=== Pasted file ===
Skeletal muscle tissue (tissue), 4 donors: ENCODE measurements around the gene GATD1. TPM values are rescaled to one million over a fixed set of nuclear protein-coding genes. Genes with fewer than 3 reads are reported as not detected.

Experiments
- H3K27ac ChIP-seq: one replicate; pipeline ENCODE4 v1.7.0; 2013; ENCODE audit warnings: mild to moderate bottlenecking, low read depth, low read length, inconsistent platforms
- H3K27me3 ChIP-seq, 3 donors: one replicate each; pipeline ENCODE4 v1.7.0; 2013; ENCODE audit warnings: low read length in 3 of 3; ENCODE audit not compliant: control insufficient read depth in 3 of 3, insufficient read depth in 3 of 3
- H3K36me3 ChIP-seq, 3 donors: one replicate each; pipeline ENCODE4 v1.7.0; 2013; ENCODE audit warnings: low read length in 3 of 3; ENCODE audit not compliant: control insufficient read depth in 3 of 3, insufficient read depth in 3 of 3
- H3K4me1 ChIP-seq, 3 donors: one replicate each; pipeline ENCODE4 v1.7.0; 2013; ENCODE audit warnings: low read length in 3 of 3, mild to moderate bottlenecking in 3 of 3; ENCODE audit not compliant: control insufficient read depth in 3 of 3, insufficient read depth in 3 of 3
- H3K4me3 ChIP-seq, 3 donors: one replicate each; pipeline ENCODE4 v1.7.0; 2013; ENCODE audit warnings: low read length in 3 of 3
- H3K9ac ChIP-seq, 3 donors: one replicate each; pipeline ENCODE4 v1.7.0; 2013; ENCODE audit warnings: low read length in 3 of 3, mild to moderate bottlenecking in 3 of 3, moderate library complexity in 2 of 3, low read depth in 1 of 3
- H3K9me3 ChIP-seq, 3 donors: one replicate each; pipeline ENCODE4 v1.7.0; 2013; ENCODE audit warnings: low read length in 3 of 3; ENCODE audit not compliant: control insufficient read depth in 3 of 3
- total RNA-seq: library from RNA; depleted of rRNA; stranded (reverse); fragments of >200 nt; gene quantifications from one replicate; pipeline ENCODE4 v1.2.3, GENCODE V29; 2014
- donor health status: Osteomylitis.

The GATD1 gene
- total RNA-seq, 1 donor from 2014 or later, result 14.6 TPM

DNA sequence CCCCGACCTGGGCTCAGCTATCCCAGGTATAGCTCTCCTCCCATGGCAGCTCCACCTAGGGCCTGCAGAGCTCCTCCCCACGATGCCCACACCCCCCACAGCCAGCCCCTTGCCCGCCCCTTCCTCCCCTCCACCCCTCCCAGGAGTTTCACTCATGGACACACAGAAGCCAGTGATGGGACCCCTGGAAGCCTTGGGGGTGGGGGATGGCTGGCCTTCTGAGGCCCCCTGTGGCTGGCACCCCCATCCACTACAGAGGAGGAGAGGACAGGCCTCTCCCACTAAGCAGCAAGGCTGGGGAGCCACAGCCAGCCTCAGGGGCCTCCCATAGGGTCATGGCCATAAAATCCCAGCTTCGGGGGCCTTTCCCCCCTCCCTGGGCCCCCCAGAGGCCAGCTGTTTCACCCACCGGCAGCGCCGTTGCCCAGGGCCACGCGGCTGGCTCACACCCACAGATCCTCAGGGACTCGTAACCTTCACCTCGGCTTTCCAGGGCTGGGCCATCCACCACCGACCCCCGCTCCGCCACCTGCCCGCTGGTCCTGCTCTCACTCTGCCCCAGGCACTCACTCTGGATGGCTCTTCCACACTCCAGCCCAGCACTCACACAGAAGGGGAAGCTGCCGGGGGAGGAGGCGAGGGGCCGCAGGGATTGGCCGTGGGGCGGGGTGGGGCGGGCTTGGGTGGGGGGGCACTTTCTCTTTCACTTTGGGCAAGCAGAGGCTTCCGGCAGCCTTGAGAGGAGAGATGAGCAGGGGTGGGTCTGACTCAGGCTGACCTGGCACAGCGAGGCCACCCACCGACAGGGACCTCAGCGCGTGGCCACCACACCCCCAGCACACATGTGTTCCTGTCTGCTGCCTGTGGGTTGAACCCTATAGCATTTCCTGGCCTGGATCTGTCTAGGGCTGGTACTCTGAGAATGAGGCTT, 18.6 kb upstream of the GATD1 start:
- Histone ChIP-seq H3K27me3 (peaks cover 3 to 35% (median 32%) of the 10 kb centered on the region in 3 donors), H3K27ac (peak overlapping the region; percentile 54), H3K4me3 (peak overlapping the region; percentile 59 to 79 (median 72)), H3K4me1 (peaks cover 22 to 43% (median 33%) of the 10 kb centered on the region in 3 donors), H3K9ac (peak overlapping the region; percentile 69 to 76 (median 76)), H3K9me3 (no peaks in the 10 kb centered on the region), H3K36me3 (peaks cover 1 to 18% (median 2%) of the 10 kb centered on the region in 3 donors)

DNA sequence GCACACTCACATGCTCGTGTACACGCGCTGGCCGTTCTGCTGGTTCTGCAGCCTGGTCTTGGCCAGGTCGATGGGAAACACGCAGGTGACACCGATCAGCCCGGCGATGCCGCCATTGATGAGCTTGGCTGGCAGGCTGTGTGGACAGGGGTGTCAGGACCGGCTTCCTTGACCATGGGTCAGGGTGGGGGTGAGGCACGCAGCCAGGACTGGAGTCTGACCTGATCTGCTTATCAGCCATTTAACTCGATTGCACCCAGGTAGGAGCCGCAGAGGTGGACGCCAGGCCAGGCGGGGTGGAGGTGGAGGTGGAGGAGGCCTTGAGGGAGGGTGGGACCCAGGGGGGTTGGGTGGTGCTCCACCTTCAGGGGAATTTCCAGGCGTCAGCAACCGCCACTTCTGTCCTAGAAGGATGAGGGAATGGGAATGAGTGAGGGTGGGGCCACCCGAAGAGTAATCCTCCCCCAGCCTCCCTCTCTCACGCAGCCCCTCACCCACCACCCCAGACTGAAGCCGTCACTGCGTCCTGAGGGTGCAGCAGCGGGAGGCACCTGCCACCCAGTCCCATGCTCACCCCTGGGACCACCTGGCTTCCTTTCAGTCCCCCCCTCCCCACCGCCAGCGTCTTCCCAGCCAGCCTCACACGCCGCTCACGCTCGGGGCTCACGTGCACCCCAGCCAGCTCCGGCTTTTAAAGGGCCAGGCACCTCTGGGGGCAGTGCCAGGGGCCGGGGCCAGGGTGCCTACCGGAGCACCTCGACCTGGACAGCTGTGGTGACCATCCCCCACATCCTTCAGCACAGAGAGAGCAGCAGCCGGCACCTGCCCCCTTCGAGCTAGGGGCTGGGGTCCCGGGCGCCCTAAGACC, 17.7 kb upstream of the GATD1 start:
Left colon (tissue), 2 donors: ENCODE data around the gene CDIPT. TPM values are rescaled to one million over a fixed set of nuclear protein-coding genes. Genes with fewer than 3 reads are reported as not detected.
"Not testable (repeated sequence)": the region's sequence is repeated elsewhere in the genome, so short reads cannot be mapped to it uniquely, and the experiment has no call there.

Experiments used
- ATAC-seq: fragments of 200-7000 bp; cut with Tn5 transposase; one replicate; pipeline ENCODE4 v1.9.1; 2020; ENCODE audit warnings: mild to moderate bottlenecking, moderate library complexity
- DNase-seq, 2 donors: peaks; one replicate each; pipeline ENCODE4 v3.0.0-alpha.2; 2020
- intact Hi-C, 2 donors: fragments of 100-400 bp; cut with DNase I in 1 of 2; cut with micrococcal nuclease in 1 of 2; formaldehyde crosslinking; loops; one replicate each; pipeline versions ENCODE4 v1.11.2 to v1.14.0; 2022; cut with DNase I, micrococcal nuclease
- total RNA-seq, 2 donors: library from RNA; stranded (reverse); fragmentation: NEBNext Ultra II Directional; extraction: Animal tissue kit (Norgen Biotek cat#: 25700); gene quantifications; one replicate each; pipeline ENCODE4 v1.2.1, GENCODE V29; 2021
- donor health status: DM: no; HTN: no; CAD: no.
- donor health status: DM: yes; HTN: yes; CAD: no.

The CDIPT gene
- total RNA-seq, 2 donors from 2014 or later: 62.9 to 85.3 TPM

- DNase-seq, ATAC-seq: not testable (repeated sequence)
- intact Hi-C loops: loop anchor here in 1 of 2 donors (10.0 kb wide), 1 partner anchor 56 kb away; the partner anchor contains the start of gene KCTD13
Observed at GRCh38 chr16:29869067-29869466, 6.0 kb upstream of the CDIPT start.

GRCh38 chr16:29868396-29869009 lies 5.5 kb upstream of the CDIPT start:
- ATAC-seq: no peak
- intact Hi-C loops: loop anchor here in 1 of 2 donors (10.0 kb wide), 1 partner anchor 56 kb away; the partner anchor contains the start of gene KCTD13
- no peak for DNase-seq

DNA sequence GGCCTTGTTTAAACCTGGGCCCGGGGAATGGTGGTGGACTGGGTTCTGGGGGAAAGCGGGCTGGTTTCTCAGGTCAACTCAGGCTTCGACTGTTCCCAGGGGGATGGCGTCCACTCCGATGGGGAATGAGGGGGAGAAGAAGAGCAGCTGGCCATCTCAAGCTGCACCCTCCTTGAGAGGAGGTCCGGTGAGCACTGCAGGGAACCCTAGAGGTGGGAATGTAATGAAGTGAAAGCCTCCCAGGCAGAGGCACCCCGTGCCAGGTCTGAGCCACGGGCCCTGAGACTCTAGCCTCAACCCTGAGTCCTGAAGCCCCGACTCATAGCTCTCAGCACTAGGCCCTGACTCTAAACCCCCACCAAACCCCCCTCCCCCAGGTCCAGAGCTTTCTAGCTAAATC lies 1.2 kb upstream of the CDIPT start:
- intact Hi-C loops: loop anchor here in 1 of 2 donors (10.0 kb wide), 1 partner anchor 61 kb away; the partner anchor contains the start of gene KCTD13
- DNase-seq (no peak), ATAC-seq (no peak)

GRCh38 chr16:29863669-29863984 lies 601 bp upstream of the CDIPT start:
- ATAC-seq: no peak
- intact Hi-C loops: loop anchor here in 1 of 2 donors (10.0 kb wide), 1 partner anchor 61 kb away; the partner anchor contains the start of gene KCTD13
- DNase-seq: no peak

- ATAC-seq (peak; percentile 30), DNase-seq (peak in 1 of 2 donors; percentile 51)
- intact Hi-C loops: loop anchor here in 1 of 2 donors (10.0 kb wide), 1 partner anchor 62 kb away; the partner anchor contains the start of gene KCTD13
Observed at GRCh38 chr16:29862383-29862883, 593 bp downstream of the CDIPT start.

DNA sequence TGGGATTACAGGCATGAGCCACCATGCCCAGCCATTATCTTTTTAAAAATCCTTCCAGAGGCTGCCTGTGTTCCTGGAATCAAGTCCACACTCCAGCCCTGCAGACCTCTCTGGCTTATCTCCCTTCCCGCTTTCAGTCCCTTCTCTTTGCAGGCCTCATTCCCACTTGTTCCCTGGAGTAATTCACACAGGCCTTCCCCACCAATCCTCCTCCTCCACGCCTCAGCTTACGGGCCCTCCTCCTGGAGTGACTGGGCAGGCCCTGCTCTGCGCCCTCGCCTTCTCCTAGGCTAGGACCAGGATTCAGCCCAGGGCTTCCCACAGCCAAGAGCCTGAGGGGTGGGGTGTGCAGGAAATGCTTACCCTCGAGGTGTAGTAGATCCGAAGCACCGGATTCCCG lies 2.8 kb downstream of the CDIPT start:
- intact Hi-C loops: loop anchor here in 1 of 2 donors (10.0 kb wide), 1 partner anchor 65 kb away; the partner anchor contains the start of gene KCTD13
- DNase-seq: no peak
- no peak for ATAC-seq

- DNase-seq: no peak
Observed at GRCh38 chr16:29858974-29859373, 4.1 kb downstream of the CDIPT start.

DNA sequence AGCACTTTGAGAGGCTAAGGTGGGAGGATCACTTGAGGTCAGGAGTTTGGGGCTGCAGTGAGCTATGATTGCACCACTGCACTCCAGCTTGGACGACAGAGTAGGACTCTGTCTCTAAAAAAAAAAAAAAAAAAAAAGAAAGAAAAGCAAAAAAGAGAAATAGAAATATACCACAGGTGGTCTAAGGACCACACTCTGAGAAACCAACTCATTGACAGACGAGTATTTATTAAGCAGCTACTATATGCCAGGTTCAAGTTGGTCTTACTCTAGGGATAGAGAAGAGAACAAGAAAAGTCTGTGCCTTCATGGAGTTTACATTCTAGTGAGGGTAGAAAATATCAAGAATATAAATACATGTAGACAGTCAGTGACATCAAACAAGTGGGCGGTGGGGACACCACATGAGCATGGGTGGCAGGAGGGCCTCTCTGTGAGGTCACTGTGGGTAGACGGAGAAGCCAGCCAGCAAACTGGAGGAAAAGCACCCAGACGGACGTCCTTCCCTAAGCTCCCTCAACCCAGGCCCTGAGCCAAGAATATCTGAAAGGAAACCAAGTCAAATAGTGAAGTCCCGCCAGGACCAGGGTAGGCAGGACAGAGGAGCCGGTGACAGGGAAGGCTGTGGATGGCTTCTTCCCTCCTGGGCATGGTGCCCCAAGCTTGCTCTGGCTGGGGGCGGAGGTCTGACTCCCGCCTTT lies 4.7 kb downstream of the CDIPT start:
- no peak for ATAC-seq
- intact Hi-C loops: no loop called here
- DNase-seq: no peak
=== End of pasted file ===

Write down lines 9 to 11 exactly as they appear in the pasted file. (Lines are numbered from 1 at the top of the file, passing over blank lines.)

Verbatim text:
- H3K9me3 ChIP-seq, 3 donors: one replicate each; pipeline ENCODE4 v1.7.0; 2013; ENCODE audit warnings: low read length in 3 of 3; ENCODE audit not compliant: control insufficient read depth in 3 of 3
- total RNA-seq: library from RNA; depleted of rRNA; stranded (reverse); fragments of >200 nt; gene quantifications from one replicate; pipeline ENCODE4 v1.2.3, GENCODE V29; 2014
- donor health status: Osteomylitis.